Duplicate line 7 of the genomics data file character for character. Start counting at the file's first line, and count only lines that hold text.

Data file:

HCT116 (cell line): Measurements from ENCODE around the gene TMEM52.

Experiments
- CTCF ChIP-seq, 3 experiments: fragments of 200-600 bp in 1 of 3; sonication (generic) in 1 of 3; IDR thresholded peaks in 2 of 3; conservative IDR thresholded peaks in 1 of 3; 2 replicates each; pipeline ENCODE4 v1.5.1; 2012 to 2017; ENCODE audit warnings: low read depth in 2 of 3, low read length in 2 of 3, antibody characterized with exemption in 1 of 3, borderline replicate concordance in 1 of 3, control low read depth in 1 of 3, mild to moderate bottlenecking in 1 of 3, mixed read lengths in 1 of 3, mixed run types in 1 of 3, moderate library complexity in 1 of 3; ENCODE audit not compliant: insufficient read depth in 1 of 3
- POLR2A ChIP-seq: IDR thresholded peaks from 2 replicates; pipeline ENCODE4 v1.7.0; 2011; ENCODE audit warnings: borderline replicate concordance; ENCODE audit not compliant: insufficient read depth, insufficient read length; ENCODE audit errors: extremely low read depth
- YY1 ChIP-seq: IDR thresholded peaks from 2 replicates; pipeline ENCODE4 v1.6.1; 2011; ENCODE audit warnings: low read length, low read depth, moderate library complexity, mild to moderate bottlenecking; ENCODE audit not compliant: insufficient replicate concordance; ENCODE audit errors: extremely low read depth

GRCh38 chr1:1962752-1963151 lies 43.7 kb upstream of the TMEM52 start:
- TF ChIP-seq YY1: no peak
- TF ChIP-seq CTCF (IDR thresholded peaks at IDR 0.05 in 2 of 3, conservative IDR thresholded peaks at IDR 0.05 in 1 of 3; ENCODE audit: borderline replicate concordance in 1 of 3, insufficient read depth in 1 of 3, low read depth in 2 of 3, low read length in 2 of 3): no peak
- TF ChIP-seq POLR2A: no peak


- TF ChIP-seq YY1: no peak